After seven long years, our Maui County Council anticipates completing its most important legislation in over a decade. The council hopes to adopt the Maui Island Plan today.
During the last few months, the council has transformed the MIP from a growth management plan to one of growth promotion - away from the expressed wishes and needs of Maui residents and toward the desires of developers and large landowners.
The plan's evolution began when the county funded an extensive islandwide survey of residents. Thousands responded, giving their hopes and suggestions for Maui's future. Citizen input was then utilized by the county's planning professionals to develop a draft plan.
The council and the mayor then appointed a 25-member General Plan Advisory Committee made up of a diverse group of countywide volunteers to review that plan.
The GPAC held numerous public hearings in every district - in the evenings or on Saturday mornings. Hundreds of residents and community associations clearly told GPAC that they wanted certain elements within the plan: adequate affordable housing for local residents; county and state infrastructure costs controlled by building compact, efficient communities; housing located near jobs; the supply of housing units matched to the demand for housing; green belts separating one community from another in order to retain separate identities; areas to be provided for growth while leaving other areas protected; livable and walkable communities; protection for agricultural lands; and special protection for areas of cultural importance and/or scenic beauty.
GPAC also heard from large landowners and subsequently modified the Planning Department's draft plan to incorporate all input. The plan included policies, action items and growth boundaries to guide development.
The Maui Planning Commission did much the same as GPAC, gathering additional community feedback and recommending its own independent plan proposal. All recommendations then went to the County Council, which has now spent three years reviewing and modifying the Maui Island Plan.
Unfortunately, during the last few months, the council has been persuaded by large landowners and developers to considerably expand the original proposed growth boundaries even though those original boundaries efficiently provided for an adequate supply of housing. The council's proposed plan now allows separate communities to merge into large urban areas, thereby losing each town's unique character.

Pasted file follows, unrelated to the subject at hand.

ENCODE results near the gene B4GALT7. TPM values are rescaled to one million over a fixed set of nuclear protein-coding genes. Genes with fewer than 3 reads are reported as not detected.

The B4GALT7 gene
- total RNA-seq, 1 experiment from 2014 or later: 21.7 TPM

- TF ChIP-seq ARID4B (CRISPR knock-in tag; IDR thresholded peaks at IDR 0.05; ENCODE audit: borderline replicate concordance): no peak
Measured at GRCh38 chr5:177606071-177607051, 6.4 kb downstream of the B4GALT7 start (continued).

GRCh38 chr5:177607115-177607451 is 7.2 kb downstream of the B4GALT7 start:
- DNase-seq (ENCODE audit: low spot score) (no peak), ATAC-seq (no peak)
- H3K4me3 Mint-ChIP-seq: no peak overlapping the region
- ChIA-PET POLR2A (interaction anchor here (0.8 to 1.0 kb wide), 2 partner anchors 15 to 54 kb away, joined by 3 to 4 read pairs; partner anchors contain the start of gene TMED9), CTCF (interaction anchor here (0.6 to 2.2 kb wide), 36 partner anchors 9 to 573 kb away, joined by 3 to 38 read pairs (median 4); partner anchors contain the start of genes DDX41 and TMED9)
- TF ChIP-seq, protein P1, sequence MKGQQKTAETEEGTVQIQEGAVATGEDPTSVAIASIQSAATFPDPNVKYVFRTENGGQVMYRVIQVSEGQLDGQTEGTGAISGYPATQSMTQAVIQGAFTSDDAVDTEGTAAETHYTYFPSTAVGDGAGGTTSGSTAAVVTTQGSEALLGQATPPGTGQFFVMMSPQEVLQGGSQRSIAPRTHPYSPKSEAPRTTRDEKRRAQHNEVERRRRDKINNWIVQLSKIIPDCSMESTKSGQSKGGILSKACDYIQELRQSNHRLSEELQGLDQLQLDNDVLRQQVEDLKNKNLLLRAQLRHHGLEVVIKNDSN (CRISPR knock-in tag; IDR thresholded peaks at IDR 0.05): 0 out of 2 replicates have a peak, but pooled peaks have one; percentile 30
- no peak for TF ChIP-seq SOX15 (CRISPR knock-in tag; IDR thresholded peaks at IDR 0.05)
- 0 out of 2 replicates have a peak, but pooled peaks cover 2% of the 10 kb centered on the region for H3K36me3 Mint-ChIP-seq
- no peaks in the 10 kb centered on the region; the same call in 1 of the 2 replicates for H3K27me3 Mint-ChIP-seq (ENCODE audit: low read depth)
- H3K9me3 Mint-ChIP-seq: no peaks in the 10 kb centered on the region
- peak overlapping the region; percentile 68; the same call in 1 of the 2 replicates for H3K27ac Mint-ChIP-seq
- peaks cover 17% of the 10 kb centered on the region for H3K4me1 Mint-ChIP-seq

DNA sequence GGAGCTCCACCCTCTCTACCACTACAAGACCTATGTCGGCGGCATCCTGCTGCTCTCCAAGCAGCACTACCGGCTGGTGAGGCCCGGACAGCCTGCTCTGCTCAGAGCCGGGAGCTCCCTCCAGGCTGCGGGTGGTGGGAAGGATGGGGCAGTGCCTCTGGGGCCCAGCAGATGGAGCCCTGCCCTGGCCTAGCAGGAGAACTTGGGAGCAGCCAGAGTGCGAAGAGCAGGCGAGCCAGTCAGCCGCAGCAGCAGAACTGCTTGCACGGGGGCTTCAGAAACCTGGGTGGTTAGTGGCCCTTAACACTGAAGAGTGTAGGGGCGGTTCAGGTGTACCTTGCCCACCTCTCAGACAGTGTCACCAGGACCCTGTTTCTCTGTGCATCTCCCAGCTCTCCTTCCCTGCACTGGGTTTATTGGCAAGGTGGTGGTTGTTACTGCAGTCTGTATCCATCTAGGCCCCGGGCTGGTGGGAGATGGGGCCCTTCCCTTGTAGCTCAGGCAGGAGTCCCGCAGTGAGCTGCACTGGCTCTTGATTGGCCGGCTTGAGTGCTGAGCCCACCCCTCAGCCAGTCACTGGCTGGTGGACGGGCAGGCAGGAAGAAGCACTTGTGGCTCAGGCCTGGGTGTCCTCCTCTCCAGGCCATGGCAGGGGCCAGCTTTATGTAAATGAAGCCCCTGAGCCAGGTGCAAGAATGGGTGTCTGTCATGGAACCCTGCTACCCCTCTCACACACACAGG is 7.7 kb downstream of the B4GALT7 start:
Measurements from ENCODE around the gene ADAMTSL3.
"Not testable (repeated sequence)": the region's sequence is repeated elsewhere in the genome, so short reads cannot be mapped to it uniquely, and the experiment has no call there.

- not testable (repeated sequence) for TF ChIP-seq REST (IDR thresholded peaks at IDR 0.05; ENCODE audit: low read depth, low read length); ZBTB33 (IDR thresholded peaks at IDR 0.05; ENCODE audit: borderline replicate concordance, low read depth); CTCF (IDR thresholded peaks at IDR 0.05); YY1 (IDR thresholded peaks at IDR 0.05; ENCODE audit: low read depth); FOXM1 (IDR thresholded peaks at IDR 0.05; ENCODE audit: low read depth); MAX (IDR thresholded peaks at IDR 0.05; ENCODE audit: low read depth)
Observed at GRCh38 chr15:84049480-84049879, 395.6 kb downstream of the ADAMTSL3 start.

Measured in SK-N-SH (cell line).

In Central Maui, the Pu'unani project is being allowed to eliminate all open space between Wailuku and Waikapu. Upcountry, the council is adding 330 acres to Haliimaile despite no indication from the landowner as to what it'll construct. In South Maui, the council plans to add 390 acres to Makena Resort's already fully entitled 2,700-plus units.
Perhaps most distressing is the removal of protected areas from the maps of the Maui Island Plan. Protected areas included parks, greenways, sensitive lands and greenbelts. This concept is commonly used throughout Hawaii and elsewhere, yet our council now recommends these lands be shown merely as diagrams, thereby greatly reducing the county's ability to fully protect them. All the protected areas should be given the security they deserve by designation on maps showing where growth should and should not occur.
Some council members have stated that the plan needs more grass-roots input and that future community plan updates are where the real decisions will be made. Ironically, with the changes of the last few months these same council members now support a plan that rejects the very recommendations put forth by our communities.
So, 2012 closes with a 20-year plan heavy with unneeded urban development areas likely to result in skyrocketing public infrastructure costs shouldered by Maui taxpayers and no guarantee of the county's commitment to green space and protected areas. One has to wonder what, if any, real decisions will be left to make when our community plans come before the community and why so much that was good in the GPAC and planning commission's recommended plan has simply been cast aside?
* Irene Bowie is the executive director of Maui Tomorrow Foundation.